Abdul Rasheed Majekodumni was fined £200 and ordered to approximately £1,200 in costs by a court for refusing to take Jane Vernon, a legal officer with the Royal National Institute for the Blind, and her guide dog in his private hire taxi. Ms Vernon was on her way home from the BBC Television Studios when Mr Majekodumni, who works for a cab company contracted by the BBC, refused to take her.
Section 37 of the Disability Discrimination Act 1995 imposes a duty on taxi drivers to carry an assistance dog, without additional charge, when it accompanies a disabled person. The only exception to this is where a taxi driver proves a medical exemption for which they require to have and display a medical certificate. In this case, Mr Majekodumni did not have a medical exemption and nor did he attempt to use this exemption. Instead, Mr Majekodumni told Ms Vernon that he could not have contact with the animal because dogs were unclean under Islamic teaching.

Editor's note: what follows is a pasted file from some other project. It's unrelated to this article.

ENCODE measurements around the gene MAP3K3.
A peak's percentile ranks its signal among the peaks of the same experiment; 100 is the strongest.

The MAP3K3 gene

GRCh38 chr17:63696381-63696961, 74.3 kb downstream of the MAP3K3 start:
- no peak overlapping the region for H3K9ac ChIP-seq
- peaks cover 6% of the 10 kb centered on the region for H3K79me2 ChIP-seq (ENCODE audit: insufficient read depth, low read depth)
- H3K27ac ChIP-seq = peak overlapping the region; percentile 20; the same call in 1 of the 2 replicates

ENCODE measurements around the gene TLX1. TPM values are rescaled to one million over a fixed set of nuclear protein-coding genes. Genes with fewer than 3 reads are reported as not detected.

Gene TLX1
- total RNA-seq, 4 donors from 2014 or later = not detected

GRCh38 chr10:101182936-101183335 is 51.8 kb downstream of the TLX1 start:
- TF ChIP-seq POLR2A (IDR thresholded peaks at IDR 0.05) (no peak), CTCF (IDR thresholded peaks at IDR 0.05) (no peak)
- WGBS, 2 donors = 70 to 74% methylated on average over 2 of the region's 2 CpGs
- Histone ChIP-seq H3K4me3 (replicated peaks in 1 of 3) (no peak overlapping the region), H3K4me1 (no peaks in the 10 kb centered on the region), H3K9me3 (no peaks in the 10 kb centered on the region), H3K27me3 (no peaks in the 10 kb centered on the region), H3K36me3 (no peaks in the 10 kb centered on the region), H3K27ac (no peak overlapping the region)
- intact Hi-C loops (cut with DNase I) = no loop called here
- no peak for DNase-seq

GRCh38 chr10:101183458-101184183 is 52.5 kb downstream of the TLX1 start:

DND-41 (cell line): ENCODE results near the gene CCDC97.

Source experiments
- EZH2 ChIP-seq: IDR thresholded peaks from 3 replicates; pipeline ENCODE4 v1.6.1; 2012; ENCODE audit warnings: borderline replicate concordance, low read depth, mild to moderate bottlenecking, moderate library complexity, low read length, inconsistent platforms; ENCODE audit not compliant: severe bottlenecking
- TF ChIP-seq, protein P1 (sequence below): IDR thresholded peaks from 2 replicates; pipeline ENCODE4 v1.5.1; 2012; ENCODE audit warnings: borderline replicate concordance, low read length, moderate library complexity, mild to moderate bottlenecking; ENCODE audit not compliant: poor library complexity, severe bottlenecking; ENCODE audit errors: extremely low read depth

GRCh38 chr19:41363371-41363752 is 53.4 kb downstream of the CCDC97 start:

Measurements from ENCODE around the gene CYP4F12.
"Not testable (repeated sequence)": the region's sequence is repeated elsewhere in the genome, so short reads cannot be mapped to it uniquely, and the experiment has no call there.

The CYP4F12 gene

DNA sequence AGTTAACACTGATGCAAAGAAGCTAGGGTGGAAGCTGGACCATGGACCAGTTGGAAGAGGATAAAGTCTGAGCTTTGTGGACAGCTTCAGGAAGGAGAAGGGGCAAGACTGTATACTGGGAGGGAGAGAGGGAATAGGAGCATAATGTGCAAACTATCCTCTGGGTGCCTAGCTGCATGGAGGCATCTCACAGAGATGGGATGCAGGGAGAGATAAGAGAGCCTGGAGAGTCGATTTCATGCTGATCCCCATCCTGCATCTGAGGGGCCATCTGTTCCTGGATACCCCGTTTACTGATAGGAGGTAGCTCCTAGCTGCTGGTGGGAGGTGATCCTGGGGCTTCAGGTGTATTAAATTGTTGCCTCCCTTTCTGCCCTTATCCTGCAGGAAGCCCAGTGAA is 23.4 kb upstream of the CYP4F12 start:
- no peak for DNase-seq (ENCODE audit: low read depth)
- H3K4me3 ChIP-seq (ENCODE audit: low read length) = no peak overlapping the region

A spokesman for the Muslim Council of Britain said: "It is true that many Muslims do regard dogs as being unclean for religious reasons. However, guide dogs are quite a different matter because they are performing an essential role to help blind people."
Mr Majekodunmi remained unrepentant, saying he would still refuse to take guide dogs in his mini cab.